Tuesday, November 27, 2012

Solid Ground ~ Random Memory #29 ~ Maine

My earliest memories of Maine are of my grandparents' house in Falmouth. It was a lovingly restored colonial, white clapboard with black shutters and a newer three season addition we called the breezeway. An old barn served as the garage for their ancient black car. At various times there was a horse, chickens and ducks...and everywhere you looked, my grandmother's glorious gardens. I ran through the asparagus patch with its feathery fronds tickling my face and climbed over rocks taking care not to step on the fleshy green hens and chicks Nana so lovingly cultivated. Concord grapes grew riotously over stone walls, the fruit deepening into dusty purple in autumn. My grandparents also had a parcel of land across the road. My favorite place in that sweet meadow was the sagging chicken coop which was home to dozens of wasp nests. I still remember the insect's persistent hum while I sat on the pitched roof and there were many trips back to my grandmother's kitchen to apply a paste of baking soda for the inevitable stings. Like so many Maine meadows, a path had been mowed through the wildflowers. Beyond the path a cherry orchard yielded mid-day treats, even with stiff competition from hungry birds. A tangle of chokecherries lay behind the trees which I loved to eat just for the pithy puckered feeling they left in my mouth.

It was a place where I could run wild. I discovered Indian Pipes in the dim woods, varieties of ferns and moss covered rocks. My footsteps were silent on the thick carpet of pine needles. The magic lasted until I approached my teens when other interests took priority. By then my grandmother had been a widow for twelve years and eventually the house and land were sold. I never saw it again until Peter and I drove up to Maine shortly after we were married. At first I despaired of finding the house. The old landmarks were gone as was the meadow. A crowded development is now where the chicken coop and orchard used to be and the house is hidden behind a tall stockade style fence. Perhaps, by now, those changes have given way to even newer structures. It's not far, I could go back any time to look again, but I haven't. Sometimes it's better to leave memories undisturbed.

Here in the present, Flickr friend, Karen Mallonee and her family have established strong roots in a wooded wonderland in the western Maryland mountains. Karen's love for this unspoiled country began when she and her twin sister spent happy summers in the green woods that used to be Camp Minnetoska.

Minnetoska - star light, star bright

In time, the camp closed as so many often do, and the land was divided into parcels. Karen and her family quickly purchased six and a half acres. Karen writes:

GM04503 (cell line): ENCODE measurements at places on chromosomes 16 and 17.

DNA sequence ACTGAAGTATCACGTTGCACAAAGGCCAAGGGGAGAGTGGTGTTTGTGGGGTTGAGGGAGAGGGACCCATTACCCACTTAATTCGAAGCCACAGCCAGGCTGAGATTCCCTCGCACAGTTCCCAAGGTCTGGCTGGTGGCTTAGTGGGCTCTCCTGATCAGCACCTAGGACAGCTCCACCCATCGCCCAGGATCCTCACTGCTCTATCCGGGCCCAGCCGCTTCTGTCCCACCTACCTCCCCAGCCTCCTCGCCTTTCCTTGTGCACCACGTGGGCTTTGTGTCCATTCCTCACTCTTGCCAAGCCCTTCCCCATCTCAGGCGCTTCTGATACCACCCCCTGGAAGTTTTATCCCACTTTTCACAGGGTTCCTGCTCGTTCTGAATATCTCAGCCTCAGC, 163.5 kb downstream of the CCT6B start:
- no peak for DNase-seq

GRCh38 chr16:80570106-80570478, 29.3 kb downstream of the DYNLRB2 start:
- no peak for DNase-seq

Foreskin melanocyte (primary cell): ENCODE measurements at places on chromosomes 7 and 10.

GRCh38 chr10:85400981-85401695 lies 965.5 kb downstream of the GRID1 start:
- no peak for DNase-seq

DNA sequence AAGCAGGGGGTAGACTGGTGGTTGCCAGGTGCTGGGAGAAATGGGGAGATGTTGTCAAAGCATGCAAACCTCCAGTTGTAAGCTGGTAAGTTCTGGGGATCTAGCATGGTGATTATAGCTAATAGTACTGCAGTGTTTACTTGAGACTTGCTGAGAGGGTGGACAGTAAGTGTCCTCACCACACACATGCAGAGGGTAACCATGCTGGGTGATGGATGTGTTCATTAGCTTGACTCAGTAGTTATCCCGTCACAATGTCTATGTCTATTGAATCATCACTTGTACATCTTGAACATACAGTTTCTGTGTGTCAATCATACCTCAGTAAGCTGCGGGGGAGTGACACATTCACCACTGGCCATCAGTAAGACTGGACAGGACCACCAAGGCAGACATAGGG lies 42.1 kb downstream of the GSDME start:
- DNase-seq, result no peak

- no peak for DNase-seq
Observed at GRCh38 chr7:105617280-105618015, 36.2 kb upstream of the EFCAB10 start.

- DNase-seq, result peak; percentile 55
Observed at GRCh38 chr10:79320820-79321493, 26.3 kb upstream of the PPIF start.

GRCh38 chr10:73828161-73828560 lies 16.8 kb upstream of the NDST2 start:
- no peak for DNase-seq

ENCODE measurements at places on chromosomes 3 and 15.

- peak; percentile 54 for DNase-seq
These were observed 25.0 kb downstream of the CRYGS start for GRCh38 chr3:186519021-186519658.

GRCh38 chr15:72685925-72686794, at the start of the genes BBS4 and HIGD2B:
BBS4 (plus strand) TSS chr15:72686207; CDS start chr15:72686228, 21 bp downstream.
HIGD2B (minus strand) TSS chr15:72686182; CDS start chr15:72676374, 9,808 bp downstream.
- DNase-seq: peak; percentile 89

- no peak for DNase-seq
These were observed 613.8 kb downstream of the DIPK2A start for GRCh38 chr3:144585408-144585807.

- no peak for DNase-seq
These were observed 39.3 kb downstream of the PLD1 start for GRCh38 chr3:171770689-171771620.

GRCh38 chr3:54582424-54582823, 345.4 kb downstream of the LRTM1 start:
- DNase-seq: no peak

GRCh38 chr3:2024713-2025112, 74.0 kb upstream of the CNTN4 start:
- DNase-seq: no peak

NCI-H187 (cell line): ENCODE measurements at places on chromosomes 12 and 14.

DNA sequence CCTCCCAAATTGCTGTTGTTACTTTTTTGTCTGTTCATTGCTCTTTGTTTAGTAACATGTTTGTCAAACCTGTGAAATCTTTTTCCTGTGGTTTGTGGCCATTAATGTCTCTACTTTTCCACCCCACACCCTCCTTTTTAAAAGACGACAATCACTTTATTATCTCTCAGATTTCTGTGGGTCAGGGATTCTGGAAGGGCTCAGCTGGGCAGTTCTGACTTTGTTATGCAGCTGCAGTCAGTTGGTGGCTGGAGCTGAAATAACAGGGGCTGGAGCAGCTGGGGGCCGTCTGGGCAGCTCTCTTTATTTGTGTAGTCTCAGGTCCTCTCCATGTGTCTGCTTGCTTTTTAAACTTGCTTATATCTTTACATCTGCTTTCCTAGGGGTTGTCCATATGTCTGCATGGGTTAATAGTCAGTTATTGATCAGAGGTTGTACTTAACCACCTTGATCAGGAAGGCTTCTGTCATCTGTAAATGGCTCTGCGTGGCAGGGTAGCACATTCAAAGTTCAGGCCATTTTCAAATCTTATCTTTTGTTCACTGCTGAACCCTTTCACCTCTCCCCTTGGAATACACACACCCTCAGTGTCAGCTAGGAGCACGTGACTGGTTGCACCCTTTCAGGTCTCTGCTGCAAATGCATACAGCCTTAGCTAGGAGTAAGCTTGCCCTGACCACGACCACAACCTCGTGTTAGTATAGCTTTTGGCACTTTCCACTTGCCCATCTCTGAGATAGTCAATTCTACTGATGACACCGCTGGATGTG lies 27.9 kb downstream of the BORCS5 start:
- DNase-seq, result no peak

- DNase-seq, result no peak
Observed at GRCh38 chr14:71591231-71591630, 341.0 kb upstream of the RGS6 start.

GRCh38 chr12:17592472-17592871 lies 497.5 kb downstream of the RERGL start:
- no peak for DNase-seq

No house, just woods (including 1/2 acre hemlock grove), ferns, rocks and streams. We have a nice area set up for camping. It's our little "State Park".

Minnetoska - our piece of paradise

our pretty little stream

Minnetoska ~ lay of the land


Karen has a busy rewarding career, but she and her family make time to return to Minnetoska whenever they can. The beauty and serenity of the land provide inspiration for her photography long after summer has ended and the laughter around the campfire is hushed; and the only sounds are the rustle of wildlife, wind through the trees and the melodic burble of water on stone.

All five photos above are the work and property of Karen Mallonee, Karma/(Karen)'s on Flickr, who has kindly given permission to use the images in this post.

Our ties to Mere Point are similar to the pull of Karen's Minnetoska. It was there that I visited my aunt and uncle, often making the trip from Falmouth with my grandmother in the aforementioned old black car. Much later, we bought a nearby cottage on the western side of the point. We had two small children whose world had been rocked by the revolution in Iran. Friendships with Mere Point cottagers and the changeable beauty of the bay and surroundings helped us all to stand on solid ground again.

Nancy Drew and a fairy wand

The Perfect Day


Maquoit Bay Light 06

Decades of summers have come and gone. My children are grown and a new generation has embraced the little cottage by the shore. it is firmly lodged in their hearts just as my grandparents' meadow is for me. Although I can't go back to that vanished meadow, it is still very real in my memories. There is no sadness, I know full well these places are only temporarily in our care. A line from Dolores Keane's haunting song, Solid Ground, comes to mind...

You cannot own the land, the land owns you.


  1. Replies
    1. Barbara ~ Thank you! I'm afraid I have neglected this blog, and my friends way too long...

  2. A lovely place I can see in the pics.
    But a very interesting foot note (and I fully agree with it) that, we cannot own the land, the land owns us.

  3. de engineur ~ I appreciated your sensitivity to this delicate place we call earth from the moment I first saw your blog. Thank you for your comment!


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